Tom Friedman’s Wednesday column is another example of the man’s self-parody. In this episode, Friedman gets excited about the fact that operators in Kenya, working near an “abandoned avocado processing plant,” answer 1-800 calls from Americans.
This schtick sounded familiar to me, and sure enough Friedman wrote about an Indian call center in 2004. He also talked about a call center located in Bangalore in one of those Discovery Channel documentaries and in his book The World is Flat, leading to this response:
Friedman completely ignores the problems created by the Indian call center industry, such as the imposition of fake Western identities and the harshness of constantly working at night. He talks to timid employees and industry flacks and comes to the conclusion that all is well. In Friedman’s world, “Indian call center operators adopt Western names of their own choosing.” And the night shift fits “in very nicely with the Indian day,” as he told Terry Gross of Fresh Air. He would have had a much less one-sided evaluation if he had talked to people like Arjun Raina, a call center trainer and theater performer featured on 60 Minutes who has written a play, A Terrible Beauty Is Born, on the plight of call center workers.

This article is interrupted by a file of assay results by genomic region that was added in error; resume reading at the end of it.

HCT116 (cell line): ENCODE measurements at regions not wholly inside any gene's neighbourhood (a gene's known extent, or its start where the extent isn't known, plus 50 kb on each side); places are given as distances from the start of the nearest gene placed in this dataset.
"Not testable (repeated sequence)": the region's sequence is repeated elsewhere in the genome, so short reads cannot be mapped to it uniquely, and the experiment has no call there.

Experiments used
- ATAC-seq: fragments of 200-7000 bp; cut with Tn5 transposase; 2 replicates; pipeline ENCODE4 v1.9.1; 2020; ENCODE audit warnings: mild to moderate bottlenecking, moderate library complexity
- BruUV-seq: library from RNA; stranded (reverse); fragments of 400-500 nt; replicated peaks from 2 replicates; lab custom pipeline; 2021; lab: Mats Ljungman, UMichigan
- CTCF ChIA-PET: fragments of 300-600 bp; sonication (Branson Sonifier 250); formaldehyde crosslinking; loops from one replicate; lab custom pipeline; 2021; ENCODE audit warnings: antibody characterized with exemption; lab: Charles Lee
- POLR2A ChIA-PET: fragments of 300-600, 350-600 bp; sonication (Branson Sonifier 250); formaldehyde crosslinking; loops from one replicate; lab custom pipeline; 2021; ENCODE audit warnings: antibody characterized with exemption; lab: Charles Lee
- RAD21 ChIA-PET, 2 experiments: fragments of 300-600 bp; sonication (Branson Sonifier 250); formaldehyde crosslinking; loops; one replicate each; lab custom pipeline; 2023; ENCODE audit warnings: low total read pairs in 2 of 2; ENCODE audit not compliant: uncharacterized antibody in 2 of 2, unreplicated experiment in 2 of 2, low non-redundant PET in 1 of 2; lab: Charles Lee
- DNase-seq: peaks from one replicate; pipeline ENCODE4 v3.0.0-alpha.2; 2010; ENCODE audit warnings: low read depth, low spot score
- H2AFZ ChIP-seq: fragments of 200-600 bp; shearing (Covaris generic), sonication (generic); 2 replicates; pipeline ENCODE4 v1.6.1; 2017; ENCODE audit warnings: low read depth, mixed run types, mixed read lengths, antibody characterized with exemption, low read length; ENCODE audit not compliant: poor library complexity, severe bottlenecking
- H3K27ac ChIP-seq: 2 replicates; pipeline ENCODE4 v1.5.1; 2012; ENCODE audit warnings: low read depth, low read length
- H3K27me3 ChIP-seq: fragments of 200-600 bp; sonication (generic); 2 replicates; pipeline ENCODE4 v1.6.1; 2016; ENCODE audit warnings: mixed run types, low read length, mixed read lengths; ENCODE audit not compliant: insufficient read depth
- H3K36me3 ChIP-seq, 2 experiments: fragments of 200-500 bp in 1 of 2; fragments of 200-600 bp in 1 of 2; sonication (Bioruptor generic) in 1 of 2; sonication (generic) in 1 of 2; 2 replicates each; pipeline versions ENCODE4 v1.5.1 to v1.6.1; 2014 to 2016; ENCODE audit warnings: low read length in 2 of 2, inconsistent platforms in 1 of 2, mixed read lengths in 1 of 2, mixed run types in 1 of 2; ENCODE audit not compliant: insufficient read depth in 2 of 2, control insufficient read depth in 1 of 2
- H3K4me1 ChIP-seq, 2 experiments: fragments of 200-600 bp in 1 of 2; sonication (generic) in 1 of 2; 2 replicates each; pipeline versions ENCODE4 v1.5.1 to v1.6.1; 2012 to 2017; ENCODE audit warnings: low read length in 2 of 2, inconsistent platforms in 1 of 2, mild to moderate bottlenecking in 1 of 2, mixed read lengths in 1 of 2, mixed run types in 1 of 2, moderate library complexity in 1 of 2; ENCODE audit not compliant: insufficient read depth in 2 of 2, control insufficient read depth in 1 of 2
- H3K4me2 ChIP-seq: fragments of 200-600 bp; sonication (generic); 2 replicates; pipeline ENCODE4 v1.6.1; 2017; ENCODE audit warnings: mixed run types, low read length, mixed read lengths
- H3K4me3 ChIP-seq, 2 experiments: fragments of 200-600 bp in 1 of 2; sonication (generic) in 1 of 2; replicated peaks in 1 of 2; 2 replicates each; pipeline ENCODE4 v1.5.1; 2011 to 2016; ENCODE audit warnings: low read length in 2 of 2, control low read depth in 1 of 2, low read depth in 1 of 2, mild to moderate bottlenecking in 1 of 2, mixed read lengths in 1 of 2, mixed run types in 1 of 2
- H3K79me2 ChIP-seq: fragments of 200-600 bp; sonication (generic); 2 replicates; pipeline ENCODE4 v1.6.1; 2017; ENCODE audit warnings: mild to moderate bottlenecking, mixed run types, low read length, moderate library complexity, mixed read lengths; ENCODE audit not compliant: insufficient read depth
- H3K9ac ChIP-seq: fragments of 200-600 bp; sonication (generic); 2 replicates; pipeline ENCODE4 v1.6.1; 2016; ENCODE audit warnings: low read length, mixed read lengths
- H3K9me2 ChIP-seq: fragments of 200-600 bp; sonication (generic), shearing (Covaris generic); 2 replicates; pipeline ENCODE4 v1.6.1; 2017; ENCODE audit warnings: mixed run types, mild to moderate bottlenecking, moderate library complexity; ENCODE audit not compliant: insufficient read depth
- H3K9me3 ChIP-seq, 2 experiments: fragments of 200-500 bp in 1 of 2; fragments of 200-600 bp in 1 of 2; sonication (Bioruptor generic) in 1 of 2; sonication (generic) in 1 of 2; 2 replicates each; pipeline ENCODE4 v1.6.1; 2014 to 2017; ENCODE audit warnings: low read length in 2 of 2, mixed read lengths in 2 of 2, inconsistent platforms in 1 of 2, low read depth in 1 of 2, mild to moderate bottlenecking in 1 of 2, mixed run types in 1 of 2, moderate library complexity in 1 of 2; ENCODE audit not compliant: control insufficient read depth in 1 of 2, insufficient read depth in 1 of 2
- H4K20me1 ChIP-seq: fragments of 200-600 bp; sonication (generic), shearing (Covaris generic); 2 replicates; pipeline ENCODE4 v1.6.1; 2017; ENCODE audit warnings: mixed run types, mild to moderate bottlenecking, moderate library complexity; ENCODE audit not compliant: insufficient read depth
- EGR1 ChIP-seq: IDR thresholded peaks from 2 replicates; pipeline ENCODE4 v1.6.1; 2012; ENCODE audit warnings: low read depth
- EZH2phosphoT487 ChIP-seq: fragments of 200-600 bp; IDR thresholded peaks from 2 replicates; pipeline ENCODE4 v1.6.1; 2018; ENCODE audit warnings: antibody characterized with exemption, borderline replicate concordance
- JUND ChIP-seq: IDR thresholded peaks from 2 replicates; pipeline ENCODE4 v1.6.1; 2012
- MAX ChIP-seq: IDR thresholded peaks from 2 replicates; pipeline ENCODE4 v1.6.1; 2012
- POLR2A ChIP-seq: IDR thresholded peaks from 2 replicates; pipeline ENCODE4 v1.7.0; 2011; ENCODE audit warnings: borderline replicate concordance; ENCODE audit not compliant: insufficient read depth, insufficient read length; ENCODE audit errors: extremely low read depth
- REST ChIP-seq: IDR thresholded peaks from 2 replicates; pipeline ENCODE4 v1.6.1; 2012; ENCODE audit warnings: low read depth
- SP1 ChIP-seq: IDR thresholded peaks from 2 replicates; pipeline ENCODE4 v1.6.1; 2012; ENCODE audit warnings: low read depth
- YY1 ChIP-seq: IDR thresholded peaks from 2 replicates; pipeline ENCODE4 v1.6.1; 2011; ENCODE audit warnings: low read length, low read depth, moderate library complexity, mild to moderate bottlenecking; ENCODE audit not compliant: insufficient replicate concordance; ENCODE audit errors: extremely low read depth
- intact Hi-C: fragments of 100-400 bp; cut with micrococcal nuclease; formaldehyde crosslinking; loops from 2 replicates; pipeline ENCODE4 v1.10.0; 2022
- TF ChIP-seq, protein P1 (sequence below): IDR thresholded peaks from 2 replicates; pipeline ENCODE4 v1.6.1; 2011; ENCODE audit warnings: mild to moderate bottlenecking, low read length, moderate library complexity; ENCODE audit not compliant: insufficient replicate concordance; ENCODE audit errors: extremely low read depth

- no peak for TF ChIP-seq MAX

None of these factors are even hinted at in Wednesday’s column either. Instead, Friedman discusses the politics of getting the higher bandwith that makes the call centers in Kenya possible. He concludes with classic Friedman silliness in the final paragraph.
Don’t give up on Africa. KenCall is a reminder that with a little less government regulation, a little more democracy and a lot more bandwidth, African entrepreneurs can play this game too. “In the old days, ‘landlocked’ meant you didn’t have a harbor,” said Mr. Nesbitt. “In the new days, it means you don’t have fiber broadband to the rest of the world. This whole market here is just waiting for that.”
Kind of like in the 1990s, this kind of writing actually seemed somewhat original. Not so much any more.